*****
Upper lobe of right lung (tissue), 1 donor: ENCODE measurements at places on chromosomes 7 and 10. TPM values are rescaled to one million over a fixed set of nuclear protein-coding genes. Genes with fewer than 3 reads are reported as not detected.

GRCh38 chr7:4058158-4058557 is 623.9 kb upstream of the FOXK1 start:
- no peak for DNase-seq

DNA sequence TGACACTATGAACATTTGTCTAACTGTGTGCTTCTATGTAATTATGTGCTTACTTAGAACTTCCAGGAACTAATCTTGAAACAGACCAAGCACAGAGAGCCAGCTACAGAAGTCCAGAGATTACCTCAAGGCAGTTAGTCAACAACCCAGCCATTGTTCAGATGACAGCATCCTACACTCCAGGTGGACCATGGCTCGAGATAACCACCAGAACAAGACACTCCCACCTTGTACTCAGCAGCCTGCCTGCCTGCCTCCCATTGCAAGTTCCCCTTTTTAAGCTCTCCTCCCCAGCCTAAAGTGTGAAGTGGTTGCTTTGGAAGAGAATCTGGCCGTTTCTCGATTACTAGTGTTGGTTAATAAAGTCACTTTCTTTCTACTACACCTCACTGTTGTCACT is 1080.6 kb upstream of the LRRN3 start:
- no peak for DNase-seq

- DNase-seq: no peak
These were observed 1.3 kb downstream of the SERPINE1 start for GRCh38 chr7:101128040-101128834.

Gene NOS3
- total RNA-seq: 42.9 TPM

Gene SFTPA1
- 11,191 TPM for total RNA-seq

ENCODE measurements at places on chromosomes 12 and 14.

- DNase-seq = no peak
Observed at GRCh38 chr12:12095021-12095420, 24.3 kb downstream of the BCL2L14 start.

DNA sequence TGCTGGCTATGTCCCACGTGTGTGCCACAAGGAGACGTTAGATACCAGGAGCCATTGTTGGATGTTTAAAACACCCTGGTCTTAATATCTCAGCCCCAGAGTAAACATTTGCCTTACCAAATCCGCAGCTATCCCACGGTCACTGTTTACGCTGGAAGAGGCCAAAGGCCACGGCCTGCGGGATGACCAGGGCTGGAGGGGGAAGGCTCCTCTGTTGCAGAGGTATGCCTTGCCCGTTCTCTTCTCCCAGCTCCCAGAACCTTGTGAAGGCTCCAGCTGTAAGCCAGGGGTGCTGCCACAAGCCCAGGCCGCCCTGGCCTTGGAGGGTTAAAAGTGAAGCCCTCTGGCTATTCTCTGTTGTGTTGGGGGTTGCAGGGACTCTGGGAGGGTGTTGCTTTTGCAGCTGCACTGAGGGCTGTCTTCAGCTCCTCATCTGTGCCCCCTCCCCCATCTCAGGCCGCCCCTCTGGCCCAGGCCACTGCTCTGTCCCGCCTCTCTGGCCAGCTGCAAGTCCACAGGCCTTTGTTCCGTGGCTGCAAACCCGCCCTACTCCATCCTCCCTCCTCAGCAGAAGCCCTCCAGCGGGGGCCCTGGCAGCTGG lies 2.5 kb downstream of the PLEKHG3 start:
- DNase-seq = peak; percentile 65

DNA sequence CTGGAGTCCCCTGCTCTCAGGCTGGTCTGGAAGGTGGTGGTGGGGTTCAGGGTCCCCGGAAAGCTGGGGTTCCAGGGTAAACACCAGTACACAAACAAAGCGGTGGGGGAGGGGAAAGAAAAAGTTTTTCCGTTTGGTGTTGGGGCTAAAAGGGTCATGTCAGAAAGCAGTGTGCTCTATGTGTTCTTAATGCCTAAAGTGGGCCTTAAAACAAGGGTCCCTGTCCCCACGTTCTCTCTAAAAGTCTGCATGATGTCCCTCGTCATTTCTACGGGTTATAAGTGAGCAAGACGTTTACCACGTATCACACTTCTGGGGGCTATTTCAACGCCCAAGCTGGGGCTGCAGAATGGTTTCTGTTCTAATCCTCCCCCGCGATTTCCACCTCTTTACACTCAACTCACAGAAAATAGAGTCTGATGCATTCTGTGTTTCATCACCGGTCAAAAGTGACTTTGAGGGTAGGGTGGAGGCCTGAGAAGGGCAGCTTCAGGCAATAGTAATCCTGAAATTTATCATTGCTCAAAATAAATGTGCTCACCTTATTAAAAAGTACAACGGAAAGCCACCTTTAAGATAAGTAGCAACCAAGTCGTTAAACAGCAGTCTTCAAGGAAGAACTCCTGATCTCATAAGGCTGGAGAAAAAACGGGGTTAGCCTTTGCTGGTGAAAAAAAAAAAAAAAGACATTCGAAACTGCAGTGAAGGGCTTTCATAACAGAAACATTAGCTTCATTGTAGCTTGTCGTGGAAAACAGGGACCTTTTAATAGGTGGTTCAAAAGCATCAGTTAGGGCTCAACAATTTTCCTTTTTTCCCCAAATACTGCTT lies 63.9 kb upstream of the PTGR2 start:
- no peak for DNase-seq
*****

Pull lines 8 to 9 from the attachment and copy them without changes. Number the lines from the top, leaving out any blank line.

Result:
Gene NOS3
- total RNA-seq: 42.9 TPM